Once again the “new times” are associated with the ascendancy of the right. The financial crash of 2007-2008 – and the Great Recession and sovereign debt crises that were a consequence of it – were meant to have marked the end of an era of runaway “turbocapitalism”. It never came close to happening. The crash was a crisis of capitalism but not the crisis of capitalism. As Lenin observed, there is “no such thing as an absolutely hopeless situation” for capitalism, and so we discovered again. Instead, the greatest burden of the period of fiscal retrenchment that followed the crash was carried by the poorest in society, those most directly affected by austerity, and this in turn has contributed to a deepening distrust of elites and a wider crisis of governance.

Where are we now and in which direction are we heading?

Some of the contributors to this special issue believe that we have reached the end of the “neoliberal” era. I am more sceptical. In any event, the end of neoliberalism, however you define it, will not lead to a social-democratic revival: it looks as if, in many Western countries, we are entering an age in which centre-left parties cannot form ruling majorities, having leaked support to nationalists, populists and more radical alternatives.

Certainly the British Labour Party, riven by a war between its parliamentary representatives and much of its membership, is in a critical condition. At the same time, Jeremy Corbyn’s leadership has inspired a remarkable re-engagement with left-wing politics, even as his party slumps in the polls. His own views may seem frozen in time, but hundreds of thousands of people, many of them young graduates, have responded to his anti-austerity rhetoric, his candour and his shambolic, unspun style.

The EU referendum, in which as much as one-third of Labour supporters voted for Brexit, exposed another chasm in Labour – this time between educated metropolitan liberals and the more socially conservative white working class on whose loyalty the party has long depended. This no longer looks like a viable election-winning coalition, especially after the collapse of Labour in Scotland and the concomitant rise of nationalism in England.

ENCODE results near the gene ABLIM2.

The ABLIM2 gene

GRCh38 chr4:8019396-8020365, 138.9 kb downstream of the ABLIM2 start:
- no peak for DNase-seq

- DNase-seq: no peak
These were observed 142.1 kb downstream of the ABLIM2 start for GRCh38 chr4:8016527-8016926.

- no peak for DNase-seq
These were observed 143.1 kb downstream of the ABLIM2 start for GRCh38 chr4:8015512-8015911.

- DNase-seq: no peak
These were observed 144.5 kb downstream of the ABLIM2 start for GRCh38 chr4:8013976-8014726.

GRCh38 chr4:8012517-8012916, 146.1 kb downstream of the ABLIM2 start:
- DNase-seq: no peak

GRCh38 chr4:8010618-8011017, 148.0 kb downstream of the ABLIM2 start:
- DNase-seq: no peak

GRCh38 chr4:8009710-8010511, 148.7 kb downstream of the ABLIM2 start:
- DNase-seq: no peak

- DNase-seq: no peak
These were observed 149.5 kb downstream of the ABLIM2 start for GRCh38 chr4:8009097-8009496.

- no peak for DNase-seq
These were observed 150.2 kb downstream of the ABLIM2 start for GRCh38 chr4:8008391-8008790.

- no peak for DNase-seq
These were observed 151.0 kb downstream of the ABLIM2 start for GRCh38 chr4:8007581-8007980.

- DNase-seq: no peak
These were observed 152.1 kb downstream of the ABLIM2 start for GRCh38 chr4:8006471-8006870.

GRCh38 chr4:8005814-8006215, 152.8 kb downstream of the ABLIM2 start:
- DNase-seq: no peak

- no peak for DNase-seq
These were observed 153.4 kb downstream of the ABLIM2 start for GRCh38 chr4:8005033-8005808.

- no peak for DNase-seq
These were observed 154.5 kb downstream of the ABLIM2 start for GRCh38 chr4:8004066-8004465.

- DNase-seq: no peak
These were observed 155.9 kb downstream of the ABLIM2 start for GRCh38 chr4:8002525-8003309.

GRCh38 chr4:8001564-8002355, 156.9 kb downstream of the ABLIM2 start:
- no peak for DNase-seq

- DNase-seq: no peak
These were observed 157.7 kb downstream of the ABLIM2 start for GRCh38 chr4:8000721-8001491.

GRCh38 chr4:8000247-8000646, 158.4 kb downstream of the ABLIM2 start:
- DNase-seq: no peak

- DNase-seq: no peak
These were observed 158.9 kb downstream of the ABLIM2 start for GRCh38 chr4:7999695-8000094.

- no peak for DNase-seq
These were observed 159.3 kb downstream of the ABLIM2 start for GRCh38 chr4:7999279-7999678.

In Marxism Today’s “New Times” issue of October 1988, Stuart Hall wrote: “The left seems not just displaced by Thatcherism, but disabled, flattened, becalmed by the very prospect of change; afraid of rooting itself in ‘the new’ and unable to make the leap of imagination required to engage the future.” Something similar could be said of the left today as it confronts Brexit, the disunities within the United Kingdom, and, in Theresa May, a prime minister who has indicated that she might be prepared to break with the orthodoxies of the past three decades.

The Labour leadership contest between Corbyn and Owen Smith was largely an exercise in nostalgia, both candidates seeking to revive policies that defined an era of mass production and working-class solidarity when Labour was strong. On matters such as immigration, digital disruption, the new gig economy or the power of networks, they had little to say. They proposed a politics of opposition – against austerity, against grammar schools. But what were they for? Neither man seemed capable of embracing the “leading edge of change” or of making the imaginative leap necessary to engage the future.

So is there a politics of the left that will allow us to ride with the currents of these turbulent “new times” and thus shape rather than be flattened by them? Over the next 34 pages 18 writers, offering many perspectives, attempt to answer this and related questions as they analyse the forces shaping a world in which power is shifting to the East, wars rage unchecked in the Middle East, refugees drown en masse in the Mediterranean, technology is outstripping our capacity to understand it, and globalisation begins to fragment.

— Jason Cowley, Editor 

Tom Kibasi on what the left fails to see

Philip Collins on why it's time for Labour to end its crisis

John Harris on why Labour is losing its heartland

Lisa Nandy on how Labour has been halted and hollowed out

David Runciman on networks and the digital revolution

John Gray on why the right, not the left, has grasped the new times

Mariana Mazzucato on why it's time for progressives to rethink capitalism

Robert Ford on why the left must reckon with the anger of those left behind

Ros Wynne-Jones on the people who need a Labour government most

Gary Gerstle on Corbyn, Sanders and the populist surge

Nick Pearce on why the left is haunted by the ghosts of the 1930s

Paul Mason on why the left must be ready to cause a commotion

Neal Lawson on what the new, 21st-century left needs now

Charles Leadbeater explains why we are all existentialists now

John Bew mourns the lost left

Marc Stears on why democracy is a long, hard, slow business

Vince Cable on how a financial crisis empowered the right

David Miliband on why the left needs to move forward, not back

This article first appeared in the 22 September 2016 issue of the New Statesman, The New Times